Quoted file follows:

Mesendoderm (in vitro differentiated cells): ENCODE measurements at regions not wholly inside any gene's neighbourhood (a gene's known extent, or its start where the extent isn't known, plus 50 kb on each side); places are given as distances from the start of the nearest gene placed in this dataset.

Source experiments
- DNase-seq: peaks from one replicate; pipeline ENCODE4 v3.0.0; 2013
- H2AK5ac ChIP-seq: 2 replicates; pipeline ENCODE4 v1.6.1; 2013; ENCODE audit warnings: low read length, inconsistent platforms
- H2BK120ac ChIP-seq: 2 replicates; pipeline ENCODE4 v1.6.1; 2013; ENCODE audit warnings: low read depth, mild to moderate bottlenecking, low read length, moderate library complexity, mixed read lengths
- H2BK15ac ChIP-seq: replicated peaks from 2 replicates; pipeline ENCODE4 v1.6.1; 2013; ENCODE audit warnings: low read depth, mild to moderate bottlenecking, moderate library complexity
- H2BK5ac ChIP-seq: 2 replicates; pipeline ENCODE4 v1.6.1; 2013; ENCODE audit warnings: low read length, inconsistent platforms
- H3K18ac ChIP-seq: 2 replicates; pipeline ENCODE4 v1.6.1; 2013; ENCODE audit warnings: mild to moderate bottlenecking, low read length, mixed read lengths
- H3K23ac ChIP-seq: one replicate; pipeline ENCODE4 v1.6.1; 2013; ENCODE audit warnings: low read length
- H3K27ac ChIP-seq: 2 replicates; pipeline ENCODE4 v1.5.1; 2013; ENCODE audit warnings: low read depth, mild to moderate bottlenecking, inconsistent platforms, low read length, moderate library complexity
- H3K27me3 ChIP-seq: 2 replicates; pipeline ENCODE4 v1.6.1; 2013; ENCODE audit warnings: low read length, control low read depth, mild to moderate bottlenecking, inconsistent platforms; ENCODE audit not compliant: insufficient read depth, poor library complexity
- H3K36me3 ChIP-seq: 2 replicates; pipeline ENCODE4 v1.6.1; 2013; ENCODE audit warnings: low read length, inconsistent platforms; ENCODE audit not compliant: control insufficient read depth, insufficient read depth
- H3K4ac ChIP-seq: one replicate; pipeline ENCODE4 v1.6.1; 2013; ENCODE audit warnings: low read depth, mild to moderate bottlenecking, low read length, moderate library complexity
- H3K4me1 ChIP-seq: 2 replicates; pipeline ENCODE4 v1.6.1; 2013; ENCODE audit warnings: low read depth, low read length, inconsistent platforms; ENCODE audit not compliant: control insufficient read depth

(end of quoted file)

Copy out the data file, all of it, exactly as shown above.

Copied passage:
Mesendoderm (in vitro differentiated cells): ENCODE measurements at regions not wholly inside any gene's neighbourhood (a gene's known extent, or its start where the extent isn't known, plus 50 kb on each side); places are given as distances from the start of the nearest gene placed in this dataset.

Source experiments
- DNase-seq: peaks from one replicate; pipeline ENCODE4 v3.0.0; 2013
- H2AK5ac ChIP-seq: 2 replicates; pipeline ENCODE4 v1.6.1; 2013; ENCODE audit warnings: low read length, inconsistent platforms
- H2BK120ac ChIP-seq: 2 replicates; pipeline ENCODE4 v1.6.1; 2013; ENCODE audit warnings: low read depth, mild to moderate bottlenecking, low read length, moderate library complexity, mixed read lengths
- H2BK15ac ChIP-seq: replicated peaks from 2 replicates; pipeline ENCODE4 v1.6.1; 2013; ENCODE audit warnings: low read depth, mild to moderate bottlenecking, moderate library complexity
- H2BK5ac ChIP-seq: 2 replicates; pipeline ENCODE4 v1.6.1; 2013; ENCODE audit warnings: low read length, inconsistent platforms
- H3K18ac ChIP-seq: 2 replicates; pipeline ENCODE4 v1.6.1; 2013; ENCODE audit warnings: mild to moderate bottlenecking, low read length, mixed read lengths
- H3K23ac ChIP-seq: one replicate; pipeline ENCODE4 v1.6.1; 2013; ENCODE audit warnings: low read length
- H3K27ac ChIP-seq: 2 replicates; pipeline ENCODE4 v1.5.1; 2013; ENCODE audit warnings: low read depth, mild to moderate bottlenecking, inconsistent platforms, low read length, moderate library complexity
- H3K27me3 ChIP-seq: 2 replicates; pipeline ENCODE4 v1.6.1; 2013; ENCODE audit warnings: low read length, control low read depth, mild to moderate bottlenecking, inconsistent platforms; ENCODE audit not compliant: insufficient read depth, poor library complexity
- H3K36me3 ChIP-seq: 2 replicates; pipeline ENCODE4 v1.6.1; 2013; ENCODE audit warnings: low read length, inconsistent platforms; ENCODE audit not compliant: control insufficient read depth, insufficient read depth
- H3K4ac ChIP-seq: one replicate; pipeline ENCODE4 v1.6.1; 2013; ENCODE audit warnings: low read depth, mild to moderate bottlenecking, low read length, moderate library complexity
- H3K4me1 ChIP-seq: 2 replicates; pipeline ENCODE4 v1.6.1; 2013; ENCODE audit warnings: low read depth, low read length, inconsistent platforms; ENCODE audit not compliant: control insufficient read depth